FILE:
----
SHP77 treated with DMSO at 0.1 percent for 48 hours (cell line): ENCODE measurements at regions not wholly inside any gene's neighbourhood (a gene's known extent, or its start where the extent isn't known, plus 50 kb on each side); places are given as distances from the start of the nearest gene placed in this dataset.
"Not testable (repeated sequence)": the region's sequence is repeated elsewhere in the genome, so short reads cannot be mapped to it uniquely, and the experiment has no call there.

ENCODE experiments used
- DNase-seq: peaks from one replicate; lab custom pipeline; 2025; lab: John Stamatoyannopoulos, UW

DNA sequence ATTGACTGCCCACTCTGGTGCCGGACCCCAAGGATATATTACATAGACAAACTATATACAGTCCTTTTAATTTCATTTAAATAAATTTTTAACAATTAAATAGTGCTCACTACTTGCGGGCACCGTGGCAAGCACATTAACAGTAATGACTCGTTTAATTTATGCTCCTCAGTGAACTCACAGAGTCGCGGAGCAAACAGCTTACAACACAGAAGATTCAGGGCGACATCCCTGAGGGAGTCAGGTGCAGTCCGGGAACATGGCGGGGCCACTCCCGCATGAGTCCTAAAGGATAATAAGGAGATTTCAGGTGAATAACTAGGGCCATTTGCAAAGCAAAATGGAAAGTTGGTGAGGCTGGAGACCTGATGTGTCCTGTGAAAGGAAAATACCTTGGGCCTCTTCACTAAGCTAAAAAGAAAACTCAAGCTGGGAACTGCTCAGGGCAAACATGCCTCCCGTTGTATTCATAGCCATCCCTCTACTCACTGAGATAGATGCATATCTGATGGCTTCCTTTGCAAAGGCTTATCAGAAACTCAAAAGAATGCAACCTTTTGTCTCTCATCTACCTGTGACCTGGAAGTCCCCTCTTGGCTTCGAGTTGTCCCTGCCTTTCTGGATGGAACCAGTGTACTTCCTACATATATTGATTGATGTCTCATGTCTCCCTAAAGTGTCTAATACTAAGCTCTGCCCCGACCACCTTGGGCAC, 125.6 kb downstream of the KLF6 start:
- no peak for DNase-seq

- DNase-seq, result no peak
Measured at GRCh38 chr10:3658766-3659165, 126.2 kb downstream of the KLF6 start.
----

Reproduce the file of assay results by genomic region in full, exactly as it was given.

SHP77 treated with DMSO at 0.1 percent for 48 hours (cell line): ENCODE measurements at regions not wholly inside any gene's neighbourhood (a gene's known extent, or its start where the extent isn't known, plus 50 kb on each side); places are given as distances from the start of the nearest gene placed in this dataset.
"Not testable (repeated sequence)": the region's sequence is repeated elsewhere in the genome, so short reads cannot be mapped to it uniquely, and the experiment has no call there.

ENCODE experiments used
- DNase-seq: peaks from one replicate; lab custom pipeline; 2025; lab: John Stamatoyannopoulos, UW

DNA sequence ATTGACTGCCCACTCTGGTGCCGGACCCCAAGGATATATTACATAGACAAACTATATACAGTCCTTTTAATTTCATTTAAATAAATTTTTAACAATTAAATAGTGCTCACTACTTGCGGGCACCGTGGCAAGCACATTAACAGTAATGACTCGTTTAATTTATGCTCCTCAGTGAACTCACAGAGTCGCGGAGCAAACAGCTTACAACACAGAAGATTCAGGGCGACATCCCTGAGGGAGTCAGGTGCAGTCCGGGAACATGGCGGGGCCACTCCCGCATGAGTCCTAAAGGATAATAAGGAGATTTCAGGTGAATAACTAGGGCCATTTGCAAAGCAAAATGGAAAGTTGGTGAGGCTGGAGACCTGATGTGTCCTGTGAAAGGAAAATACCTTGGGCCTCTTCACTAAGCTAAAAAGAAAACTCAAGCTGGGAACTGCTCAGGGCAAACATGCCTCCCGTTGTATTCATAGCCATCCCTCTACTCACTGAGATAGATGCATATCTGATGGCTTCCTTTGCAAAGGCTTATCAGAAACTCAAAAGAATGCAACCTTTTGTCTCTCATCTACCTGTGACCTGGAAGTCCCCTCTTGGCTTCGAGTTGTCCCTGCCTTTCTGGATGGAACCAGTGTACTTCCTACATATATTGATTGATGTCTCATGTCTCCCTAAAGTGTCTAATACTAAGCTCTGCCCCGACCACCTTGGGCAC, 125.6 kb downstream of the KLF6 start:
- no peak for DNase-seq

- DNase-seq, result no peak
Measured at GRCh38 chr10:3658766-3659165, 126.2 kb downstream of the KLF6 start.